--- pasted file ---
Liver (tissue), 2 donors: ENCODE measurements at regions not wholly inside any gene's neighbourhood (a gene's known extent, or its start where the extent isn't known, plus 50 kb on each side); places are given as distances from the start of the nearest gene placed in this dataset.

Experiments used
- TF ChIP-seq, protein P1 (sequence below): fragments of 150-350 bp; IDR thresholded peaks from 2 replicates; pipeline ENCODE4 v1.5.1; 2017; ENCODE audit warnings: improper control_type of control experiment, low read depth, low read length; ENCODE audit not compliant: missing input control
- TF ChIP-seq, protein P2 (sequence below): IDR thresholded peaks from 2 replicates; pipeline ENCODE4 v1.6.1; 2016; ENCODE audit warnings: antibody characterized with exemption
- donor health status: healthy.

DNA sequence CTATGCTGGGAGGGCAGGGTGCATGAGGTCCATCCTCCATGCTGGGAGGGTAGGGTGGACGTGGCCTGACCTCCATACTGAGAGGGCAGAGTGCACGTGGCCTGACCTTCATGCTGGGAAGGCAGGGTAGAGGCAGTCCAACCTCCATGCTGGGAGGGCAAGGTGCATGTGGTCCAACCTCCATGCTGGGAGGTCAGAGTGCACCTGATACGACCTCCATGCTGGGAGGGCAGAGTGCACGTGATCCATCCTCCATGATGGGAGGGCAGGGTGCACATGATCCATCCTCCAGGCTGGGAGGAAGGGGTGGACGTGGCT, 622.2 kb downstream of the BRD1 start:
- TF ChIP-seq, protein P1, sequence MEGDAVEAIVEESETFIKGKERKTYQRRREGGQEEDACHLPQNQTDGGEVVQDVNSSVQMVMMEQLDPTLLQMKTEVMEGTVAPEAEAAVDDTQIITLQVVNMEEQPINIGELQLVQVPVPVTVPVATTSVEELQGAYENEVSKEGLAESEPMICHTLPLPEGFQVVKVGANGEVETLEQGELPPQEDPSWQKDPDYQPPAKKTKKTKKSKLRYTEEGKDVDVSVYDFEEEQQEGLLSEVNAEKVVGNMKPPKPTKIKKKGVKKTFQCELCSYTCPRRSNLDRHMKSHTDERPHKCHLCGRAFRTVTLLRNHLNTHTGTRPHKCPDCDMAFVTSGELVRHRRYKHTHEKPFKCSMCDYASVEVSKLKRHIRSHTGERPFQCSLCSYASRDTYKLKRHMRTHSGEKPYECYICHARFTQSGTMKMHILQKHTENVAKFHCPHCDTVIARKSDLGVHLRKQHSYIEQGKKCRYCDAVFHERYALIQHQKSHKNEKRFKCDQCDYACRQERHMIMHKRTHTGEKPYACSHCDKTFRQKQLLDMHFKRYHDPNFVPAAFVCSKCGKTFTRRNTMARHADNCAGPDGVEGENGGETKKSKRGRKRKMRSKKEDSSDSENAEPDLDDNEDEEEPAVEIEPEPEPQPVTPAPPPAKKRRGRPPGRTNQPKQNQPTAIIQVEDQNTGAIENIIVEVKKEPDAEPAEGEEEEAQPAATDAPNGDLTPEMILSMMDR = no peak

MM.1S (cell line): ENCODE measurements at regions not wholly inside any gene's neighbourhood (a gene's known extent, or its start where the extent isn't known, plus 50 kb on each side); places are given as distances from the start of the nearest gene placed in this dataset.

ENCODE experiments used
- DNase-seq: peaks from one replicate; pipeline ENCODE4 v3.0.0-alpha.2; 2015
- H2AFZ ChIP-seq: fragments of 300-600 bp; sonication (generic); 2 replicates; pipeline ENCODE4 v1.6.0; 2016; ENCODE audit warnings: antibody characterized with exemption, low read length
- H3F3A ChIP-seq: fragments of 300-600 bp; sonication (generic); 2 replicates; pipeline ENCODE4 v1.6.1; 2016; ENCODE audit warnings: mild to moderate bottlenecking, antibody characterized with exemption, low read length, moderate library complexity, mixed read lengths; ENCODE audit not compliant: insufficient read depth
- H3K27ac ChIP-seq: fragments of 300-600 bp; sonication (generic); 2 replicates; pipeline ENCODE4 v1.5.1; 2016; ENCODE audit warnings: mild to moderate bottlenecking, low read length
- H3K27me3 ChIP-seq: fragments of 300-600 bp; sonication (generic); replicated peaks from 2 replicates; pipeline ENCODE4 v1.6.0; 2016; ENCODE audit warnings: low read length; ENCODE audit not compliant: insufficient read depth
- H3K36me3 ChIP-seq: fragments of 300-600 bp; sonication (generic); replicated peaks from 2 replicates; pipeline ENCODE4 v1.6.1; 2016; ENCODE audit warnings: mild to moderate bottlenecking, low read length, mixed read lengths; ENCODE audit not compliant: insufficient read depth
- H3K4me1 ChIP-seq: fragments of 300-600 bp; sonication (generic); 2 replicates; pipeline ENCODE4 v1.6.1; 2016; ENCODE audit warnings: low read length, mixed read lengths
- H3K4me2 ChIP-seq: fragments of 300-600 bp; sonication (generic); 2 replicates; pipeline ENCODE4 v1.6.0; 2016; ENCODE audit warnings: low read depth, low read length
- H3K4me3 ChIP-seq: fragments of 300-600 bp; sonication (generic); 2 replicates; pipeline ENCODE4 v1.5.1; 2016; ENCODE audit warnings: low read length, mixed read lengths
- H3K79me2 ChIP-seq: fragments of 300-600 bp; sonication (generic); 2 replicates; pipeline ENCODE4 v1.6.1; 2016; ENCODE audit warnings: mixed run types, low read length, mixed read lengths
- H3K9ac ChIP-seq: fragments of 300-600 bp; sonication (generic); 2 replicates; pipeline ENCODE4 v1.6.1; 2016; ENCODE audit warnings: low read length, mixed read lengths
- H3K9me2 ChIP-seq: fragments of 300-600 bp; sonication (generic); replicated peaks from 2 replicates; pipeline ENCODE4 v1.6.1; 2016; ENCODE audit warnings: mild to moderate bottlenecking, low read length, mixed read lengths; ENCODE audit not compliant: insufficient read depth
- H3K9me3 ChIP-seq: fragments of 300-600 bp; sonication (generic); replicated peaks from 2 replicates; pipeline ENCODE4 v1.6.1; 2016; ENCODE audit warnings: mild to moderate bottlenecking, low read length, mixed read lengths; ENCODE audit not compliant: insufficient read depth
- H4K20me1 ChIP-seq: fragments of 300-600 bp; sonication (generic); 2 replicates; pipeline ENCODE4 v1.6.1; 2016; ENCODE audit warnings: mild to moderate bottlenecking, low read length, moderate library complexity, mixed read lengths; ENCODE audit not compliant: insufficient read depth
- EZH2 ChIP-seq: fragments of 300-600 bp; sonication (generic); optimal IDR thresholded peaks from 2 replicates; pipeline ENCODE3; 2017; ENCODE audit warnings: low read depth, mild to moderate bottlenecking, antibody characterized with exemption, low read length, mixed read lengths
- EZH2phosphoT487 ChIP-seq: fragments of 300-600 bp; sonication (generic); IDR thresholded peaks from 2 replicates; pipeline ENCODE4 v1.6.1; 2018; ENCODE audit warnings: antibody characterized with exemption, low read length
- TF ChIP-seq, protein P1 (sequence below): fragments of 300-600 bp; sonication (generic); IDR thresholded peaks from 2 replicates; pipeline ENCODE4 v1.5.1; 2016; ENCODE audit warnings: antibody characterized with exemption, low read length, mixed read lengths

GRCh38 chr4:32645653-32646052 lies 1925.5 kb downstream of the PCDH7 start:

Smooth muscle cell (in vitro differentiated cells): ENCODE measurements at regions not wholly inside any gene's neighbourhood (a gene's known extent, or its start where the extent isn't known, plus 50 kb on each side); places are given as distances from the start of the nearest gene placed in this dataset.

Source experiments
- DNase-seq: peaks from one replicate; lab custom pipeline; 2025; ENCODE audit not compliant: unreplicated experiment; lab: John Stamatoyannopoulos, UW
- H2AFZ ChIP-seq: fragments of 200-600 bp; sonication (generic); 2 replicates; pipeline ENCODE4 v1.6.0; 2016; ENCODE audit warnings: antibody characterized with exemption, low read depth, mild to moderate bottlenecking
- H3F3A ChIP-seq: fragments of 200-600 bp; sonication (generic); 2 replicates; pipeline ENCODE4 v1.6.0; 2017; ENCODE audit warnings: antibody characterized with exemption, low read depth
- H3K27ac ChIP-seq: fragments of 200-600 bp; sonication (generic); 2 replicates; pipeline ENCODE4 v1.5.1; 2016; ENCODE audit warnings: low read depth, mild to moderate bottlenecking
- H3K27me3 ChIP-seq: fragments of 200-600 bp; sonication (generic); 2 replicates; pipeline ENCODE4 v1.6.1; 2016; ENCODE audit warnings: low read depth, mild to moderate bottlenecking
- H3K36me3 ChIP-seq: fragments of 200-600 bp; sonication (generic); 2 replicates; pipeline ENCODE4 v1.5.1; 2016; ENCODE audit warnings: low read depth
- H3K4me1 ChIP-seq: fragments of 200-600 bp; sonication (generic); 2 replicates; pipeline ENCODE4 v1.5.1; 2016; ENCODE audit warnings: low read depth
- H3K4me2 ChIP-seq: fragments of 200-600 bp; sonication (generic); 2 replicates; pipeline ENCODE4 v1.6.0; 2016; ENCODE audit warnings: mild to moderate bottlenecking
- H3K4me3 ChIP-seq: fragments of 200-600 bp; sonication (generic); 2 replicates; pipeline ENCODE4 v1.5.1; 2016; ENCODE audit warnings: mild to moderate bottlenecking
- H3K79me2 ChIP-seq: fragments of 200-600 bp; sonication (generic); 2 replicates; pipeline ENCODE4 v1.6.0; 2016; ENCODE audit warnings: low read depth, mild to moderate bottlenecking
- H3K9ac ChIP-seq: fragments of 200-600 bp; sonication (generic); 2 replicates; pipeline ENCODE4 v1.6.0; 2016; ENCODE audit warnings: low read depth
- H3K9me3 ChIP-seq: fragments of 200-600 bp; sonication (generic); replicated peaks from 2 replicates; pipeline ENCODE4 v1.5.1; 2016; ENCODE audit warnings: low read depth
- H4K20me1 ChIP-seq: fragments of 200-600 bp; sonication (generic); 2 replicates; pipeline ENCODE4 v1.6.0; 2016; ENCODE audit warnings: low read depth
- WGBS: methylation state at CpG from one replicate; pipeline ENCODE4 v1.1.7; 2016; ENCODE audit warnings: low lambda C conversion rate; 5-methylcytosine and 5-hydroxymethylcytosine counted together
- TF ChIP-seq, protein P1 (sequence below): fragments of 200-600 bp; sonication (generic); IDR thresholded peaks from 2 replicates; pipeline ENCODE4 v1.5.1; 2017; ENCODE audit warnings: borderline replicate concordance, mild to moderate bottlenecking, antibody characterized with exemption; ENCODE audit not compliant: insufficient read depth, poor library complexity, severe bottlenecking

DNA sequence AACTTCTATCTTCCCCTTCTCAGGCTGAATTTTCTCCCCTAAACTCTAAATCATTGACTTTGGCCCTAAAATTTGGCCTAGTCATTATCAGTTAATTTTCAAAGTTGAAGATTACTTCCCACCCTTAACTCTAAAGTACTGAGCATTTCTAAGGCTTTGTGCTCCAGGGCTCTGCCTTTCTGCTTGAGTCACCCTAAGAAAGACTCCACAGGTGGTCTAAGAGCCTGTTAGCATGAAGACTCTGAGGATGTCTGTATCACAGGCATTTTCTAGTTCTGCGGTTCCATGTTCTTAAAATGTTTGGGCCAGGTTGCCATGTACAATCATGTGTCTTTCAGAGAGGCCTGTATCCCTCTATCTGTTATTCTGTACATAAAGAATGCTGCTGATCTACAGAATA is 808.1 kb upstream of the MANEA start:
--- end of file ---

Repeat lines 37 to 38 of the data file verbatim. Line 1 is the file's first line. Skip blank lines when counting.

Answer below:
- H3K4me2 ChIP-seq: fragments of 200-600 bp; sonication (generic); 2 replicates; pipeline ENCODE4 v1.6.0; 2016; ENCODE audit warnings: mild to moderate bottlenecking
- H3K4me3 ChIP-seq: fragments of 200-600 bp; sonication (generic); 2 replicates; pipeline ENCODE4 v1.5.1; 2016; ENCODE audit warnings: mild to moderate bottlenecking